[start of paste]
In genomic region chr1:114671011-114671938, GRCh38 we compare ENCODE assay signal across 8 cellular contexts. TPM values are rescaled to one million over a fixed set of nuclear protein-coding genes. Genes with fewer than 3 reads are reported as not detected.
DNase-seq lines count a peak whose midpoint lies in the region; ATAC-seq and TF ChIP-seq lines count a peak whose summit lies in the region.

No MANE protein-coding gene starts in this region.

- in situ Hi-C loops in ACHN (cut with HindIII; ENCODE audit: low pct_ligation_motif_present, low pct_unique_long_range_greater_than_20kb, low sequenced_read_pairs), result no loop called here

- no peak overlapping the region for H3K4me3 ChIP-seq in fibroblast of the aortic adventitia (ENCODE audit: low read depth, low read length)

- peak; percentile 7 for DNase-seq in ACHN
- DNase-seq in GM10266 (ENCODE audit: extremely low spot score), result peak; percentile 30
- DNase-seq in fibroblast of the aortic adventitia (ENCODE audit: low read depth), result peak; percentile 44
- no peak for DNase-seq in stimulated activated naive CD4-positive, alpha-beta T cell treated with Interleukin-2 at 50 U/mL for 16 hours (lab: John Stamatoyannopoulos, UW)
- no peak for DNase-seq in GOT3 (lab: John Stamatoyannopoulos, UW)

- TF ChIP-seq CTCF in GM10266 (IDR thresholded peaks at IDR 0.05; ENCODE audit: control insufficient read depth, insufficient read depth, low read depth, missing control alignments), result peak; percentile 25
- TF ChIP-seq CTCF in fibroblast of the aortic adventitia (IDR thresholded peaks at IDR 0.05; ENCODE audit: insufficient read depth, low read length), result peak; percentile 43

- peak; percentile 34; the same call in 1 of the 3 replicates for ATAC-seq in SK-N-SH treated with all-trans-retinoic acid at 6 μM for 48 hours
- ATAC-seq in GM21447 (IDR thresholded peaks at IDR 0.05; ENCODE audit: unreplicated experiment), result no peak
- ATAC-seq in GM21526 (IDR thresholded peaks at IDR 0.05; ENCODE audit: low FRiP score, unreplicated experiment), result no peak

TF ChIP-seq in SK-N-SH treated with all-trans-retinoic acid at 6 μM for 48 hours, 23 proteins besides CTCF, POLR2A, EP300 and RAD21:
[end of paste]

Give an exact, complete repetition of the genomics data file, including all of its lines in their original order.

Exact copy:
In genomic region chr1:114671011-114671938, GRCh38 we compare ENCODE assay signal across 8 cellular contexts. TPM values are rescaled to one million over a fixed set of nuclear protein-coding genes. Genes with fewer than 3 reads are reported as not detected.
DNase-seq lines count a peak whose midpoint lies in the region; ATAC-seq and TF ChIP-seq lines count a peak whose summit lies in the region.

No MANE protein-coding gene starts in this region.

- in situ Hi-C loops in ACHN (cut with HindIII; ENCODE audit: low pct_ligation_motif_present, low pct_unique_long_range_greater_than_20kb, low sequenced_read_pairs), result no loop called here

- no peak overlapping the region for H3K4me3 ChIP-seq in fibroblast of the aortic adventitia (ENCODE audit: low read depth, low read length)

- peak; percentile 7 for DNase-seq in ACHN
- DNase-seq in GM10266 (ENCODE audit: extremely low spot score), result peak; percentile 30
- DNase-seq in fibroblast of the aortic adventitia (ENCODE audit: low read depth), result peak; percentile 44
- no peak for DNase-seq in stimulated activated naive CD4-positive, alpha-beta T cell treated with Interleukin-2 at 50 U/mL for 16 hours (lab: John Stamatoyannopoulos, UW)
- no peak for DNase-seq in GOT3 (lab: John Stamatoyannopoulos, UW)

- TF ChIP-seq CTCF in GM10266 (IDR thresholded peaks at IDR 0.05; ENCODE audit: control insufficient read depth, insufficient read depth, low read depth, missing control alignments), result peak; percentile 25
- TF ChIP-seq CTCF in fibroblast of the aortic adventitia (IDR thresholded peaks at IDR 0.05; ENCODE audit: insufficient read depth, low read length), result peak; percentile 43

- peak; percentile 34; the same call in 1 of the 3 replicates for ATAC-seq in SK-N-SH treated with all-trans-retinoic acid at 6 μM for 48 hours
- ATAC-seq in GM21447 (IDR thresholded peaks at IDR 0.05; ENCODE audit: unreplicated experiment), result no peak
- ATAC-seq in GM21526 (IDR thresholded peaks at IDR 0.05; ENCODE audit: low FRiP score, unreplicated experiment), result no peak

TF ChIP-seq in SK-N-SH treated with all-trans-retinoic acid at 6 μM for 48 hours, 23 proteins besides CTCF, POLR2A, EP300 and RAD21: